Crosscutting with the
Radial Arm Saw
The radial arm saw is a multi-purpose tool. It
not only crosscuts and rips lumber but it can also
be configured for use as a jointer, drill, router,
sander, and lathe. The saws primary function is
crosscutting. It can make a variety of crosscuts
including: straight, miter, bevel, dadoe, and
This sheet describes the procedure for
crosscutting stock to length. For other operations
ask your instructor or refer to one of the many
Controls: The controls on
the radial arm saw in the materials processing laboratory
consist of the following:
- A magnetic power switch that must be reset if the
power in the laboratory is interrupted.
- An elevating crank located in front of the saw used
to adjust cutting depth.
- A track locking lever located at side of travel arm
used to adjust travel.
- Adjustable anti kickback finger located in front of
blade to hold stock
- A bevel clamp located at the front of the saw used to
adjust bevel angle.
- A miter clamp located at the top of the saw used to
adjust miter angle.
Note: There are other controls and accessories used with
the saw that are not listed.
Potential hazards: Because
of the saws cutting ability and rotating blade, the
following hazards exist.
- Contact with the blade will result in
- Clothing or other articles may become entangled and
pull the operator into the blade.
- Foreign material in the wood may cause the saw to
- Airborne wood and saw dust may cause injuries,
particularly to the eyes.
- The operator could slip and fall into the saw.
Safety practices: Because
of the above listed hazards the following safety rules must
- Do not operate the saw if you are unfamiliar or
uncomfortable with its use.
- Before cutting, inspect the stock for loose knots,
metal, or any other hazards.
- Clear the cutting table of any objects that could
enter the blades path.
- Keep the floor and area around the saw clean and free
from any tripping or slipping hazards.
- Inspect the saw blade for defects and insure that it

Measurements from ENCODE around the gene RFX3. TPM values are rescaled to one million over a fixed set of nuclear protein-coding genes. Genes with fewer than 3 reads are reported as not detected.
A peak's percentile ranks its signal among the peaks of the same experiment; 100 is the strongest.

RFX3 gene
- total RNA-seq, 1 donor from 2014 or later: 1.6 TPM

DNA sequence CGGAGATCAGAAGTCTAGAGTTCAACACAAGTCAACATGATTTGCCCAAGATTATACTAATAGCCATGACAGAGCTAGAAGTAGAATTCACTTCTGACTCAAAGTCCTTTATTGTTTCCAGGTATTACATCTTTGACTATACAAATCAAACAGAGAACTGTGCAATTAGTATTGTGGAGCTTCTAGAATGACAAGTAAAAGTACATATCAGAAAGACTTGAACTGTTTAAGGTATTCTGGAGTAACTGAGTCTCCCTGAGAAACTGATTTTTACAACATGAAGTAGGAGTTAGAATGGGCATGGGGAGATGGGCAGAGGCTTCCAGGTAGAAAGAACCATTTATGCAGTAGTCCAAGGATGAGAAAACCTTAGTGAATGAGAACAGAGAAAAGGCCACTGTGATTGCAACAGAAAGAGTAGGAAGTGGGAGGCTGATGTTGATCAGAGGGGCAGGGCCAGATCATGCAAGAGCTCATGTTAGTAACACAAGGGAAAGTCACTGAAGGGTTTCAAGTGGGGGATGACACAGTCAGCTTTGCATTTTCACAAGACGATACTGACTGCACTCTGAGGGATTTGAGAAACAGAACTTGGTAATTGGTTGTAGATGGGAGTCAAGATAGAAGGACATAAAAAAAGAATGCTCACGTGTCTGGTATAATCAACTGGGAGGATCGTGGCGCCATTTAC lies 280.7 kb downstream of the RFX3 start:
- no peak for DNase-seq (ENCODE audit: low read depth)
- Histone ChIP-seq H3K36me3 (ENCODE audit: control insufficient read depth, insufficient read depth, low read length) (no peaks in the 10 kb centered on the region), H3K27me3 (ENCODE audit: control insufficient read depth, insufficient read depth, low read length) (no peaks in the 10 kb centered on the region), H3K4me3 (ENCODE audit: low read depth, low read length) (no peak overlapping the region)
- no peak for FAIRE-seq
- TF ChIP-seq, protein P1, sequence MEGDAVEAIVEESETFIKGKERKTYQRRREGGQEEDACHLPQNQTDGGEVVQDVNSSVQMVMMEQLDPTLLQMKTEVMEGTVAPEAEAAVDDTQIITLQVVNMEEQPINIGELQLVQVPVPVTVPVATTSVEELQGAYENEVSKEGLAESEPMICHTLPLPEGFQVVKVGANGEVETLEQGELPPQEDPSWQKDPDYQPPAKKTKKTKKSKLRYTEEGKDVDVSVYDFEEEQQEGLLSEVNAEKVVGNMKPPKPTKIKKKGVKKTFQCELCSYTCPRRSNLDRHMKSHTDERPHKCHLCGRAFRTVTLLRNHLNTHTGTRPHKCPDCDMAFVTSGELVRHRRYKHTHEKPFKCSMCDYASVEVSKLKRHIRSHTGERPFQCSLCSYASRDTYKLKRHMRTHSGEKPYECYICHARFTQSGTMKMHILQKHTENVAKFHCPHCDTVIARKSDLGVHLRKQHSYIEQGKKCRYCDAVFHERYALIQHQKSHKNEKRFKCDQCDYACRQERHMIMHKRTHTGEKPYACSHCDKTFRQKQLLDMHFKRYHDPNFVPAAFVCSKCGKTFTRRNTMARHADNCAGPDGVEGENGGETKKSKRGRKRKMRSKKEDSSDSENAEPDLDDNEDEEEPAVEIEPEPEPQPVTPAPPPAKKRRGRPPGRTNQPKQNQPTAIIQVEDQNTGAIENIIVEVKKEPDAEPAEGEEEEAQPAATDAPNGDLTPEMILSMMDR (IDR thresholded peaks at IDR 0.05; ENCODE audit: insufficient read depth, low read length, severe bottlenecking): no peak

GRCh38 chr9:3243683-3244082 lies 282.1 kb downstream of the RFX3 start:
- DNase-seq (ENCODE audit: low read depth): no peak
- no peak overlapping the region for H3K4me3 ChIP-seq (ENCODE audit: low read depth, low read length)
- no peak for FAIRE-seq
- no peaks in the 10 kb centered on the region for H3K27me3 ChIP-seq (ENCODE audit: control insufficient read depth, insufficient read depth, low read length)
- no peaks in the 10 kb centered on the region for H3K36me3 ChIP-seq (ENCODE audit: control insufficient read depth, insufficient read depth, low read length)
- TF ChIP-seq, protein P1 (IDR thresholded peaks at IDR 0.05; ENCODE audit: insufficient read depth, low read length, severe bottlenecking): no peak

- Make sure that all locking handles are tight.
- Adjust blade to proper cutting depth.
- Slide the saw back and forth to insure it travels
- Make sure all guards are in place and function
- Always wear approved safety glasses.
- Never work alone.
- Avoid wearing loose clothing or jewelry that might
get caught in the saw.
- Make sure power is off and the blade has stopped
before making any adjustments.
- Unplug the saw before changing or working near
- Never cut round stock.
- Never cut more than one piece of stock at a time
- Never cut stock that is shorter than the blade
- After making a cut, return the saw to its rearward
- Remain focused on cut do not allow yourself to be
- Hold stock firmly against fence while cutting.
- Never cut stock that doesn't lay flat on the
- Use table extensions or hold down clamps to control
- Keep hands and arms out of the blades path.
- Turn off the saw to clear any materials from near the
- Change blade if you notice smoking, burning, or
wavering during cut.
- Turn off saw if you encounter any unusual problems or
Crosscutting is the operation used to cut stock to a desired
length. The operator holds the stock in place against the
fence and pulls the blade across the stock to make the cut.
Refer to the following instructions.
- Inspect stock for defects and foreign material that
may fly loose during cutting.
- Clear cutting table of any objects that may enter
blade travel path.
- Inspect saw to ensure guards are in place and that
blade is secure and in good condition.
- Make sure the saw travels back and forth freely.
- Set blade height so that it cuts no more than 1/16"
below surface of cutting table.
- Set miter position indicator to desired angle and
secure clamp. You should check the miter angle by cutting
and measuring a scrap piece.
- Measure stock and mark the cutting point.
- Make sure saw is in it's rearward position.
- Start saw and let it reach its maximum speed before
- Hold stock firmly against fence making sure that its
laying flat on the table.
- Make sure arms are not crossed in front of saw.
- Pull the saw forward to make the cut.
- Push the saw rearward to its stating position.
- Turn off the saw and wait for the blade to stop
before removing stock.
Note: To learn about other operations using the radial
arm saw, consult with your instructor or shop supervisor. Do
not attempt any operation that you are unfamiliar with.
Proper position for cutting. Stock
must be held firmly against the fence while making
the cut. Never cross your arm in front of the blade
Improper position for cutting. Note
that the operators left hand is in the path of the
blade. The cutting table must be clear of any items
that may enter the blades travel path.
Spence, William T., (1981). Woodworking. American
Technical Publishers. Alsip, IL.
Feirer, John L. (1988). Cabinet making and
Millwork. Chas A. Bennett Company. Peoria, IL.
ITT 252 - Materials Processing
Department of Technology
University of Southern Maine
Prepared by Steven Burgess, 9/25/2001